The latest edition of the Oxford English Dictionary has added a bunch of new words that have been widely used for years and years, giving some newer and highly useful phrases the lexicographical equivalent of a "verified" status on Twitter. Among the newly added words are "jack-off," "slacktivism," "gender-fluid," and "moobs." Anyone who is lost at this point can now literally go look it up in the dictionary, along with hundreds of other words that went live on Monday.

The Oxford English Dictionary is updated every three months, and this round of updates has a mix of words born online, in pop culture, and from literature.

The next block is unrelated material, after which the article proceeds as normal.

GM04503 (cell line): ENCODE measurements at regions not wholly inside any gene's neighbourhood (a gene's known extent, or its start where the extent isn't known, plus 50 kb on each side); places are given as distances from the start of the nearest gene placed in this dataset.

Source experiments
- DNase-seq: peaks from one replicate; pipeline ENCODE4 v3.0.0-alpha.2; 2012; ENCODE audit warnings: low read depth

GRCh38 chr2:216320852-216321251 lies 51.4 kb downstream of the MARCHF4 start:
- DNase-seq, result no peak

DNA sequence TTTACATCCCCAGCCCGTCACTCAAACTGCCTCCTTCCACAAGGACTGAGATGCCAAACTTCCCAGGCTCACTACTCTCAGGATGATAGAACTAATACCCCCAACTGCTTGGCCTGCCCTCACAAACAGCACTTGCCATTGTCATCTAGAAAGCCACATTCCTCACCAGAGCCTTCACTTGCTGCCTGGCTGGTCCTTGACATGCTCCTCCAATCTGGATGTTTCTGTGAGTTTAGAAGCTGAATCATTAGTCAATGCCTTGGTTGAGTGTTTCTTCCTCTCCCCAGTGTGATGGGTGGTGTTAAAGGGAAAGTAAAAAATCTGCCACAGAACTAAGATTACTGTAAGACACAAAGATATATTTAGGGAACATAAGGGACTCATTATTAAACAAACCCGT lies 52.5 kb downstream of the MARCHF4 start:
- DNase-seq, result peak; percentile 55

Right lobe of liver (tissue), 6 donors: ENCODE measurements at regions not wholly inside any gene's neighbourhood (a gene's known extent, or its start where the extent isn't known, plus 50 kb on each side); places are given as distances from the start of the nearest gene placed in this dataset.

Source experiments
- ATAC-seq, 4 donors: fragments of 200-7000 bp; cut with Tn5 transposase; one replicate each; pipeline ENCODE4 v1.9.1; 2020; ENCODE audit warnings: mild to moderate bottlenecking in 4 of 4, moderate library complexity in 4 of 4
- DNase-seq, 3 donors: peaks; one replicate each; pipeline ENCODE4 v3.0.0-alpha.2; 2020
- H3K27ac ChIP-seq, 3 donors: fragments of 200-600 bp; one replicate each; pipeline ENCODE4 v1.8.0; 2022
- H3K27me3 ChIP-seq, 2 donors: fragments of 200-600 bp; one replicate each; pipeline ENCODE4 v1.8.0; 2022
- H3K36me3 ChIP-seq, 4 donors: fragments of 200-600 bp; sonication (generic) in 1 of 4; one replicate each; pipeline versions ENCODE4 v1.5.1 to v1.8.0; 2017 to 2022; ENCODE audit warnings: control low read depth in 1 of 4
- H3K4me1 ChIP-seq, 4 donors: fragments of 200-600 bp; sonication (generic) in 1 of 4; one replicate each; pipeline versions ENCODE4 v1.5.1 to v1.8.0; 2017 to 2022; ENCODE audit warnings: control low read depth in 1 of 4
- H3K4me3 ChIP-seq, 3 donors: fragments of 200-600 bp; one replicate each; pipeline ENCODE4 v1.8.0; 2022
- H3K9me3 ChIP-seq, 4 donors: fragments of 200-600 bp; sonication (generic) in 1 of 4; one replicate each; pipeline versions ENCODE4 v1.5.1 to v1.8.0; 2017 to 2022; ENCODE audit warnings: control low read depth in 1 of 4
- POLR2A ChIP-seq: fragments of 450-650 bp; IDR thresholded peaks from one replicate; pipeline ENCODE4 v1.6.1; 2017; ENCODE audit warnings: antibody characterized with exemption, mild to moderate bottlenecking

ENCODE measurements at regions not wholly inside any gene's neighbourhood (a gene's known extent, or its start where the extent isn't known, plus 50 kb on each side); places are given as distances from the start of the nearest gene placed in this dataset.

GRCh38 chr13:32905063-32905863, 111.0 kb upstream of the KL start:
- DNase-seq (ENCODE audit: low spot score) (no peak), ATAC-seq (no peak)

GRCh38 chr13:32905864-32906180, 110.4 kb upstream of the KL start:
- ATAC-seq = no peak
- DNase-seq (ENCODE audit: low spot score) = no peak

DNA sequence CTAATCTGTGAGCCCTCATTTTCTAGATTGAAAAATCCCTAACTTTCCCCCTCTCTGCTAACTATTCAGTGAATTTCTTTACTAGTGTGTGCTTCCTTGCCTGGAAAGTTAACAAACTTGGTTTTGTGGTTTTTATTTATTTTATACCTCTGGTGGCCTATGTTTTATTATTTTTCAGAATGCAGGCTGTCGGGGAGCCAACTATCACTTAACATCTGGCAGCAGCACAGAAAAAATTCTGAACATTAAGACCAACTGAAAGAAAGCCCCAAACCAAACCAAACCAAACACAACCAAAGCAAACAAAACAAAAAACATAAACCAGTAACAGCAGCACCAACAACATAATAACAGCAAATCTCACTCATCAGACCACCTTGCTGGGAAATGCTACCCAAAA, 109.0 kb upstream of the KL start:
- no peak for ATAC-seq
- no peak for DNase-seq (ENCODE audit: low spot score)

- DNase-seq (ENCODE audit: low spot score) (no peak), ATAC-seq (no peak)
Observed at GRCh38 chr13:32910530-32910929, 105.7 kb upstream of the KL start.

Fans of The OC will quickly recognize the newly Oxford minted word, "yogalates," as "a fitness routine combining pilates exercises with the techniques of yoga." "Slacktivist" and "squee" are just two of the words that are rooted in social media terminology, and "'Merica," along with "fuhgeddaboudit" represent U.S. regionalisms that are now widely used and recognized. In the NSFW category, "jagoff" and "biatch" also made in this round.  

Reuters reported that several of the new words added to the OED come to us from the beloved children's book author Roald Dahl, who was born 100 years ago this month. The words "Dahlesque," "splendiferous," and "gremlin" now appear in the latest edition. 

OED editor Katherine Martin told TIME the wide use of social media means slang and regionalisms are now being written out regularly, making it more clear how newer terms are used and spelled, which makes it easier to build a case for why they should be added to the dictionary. 

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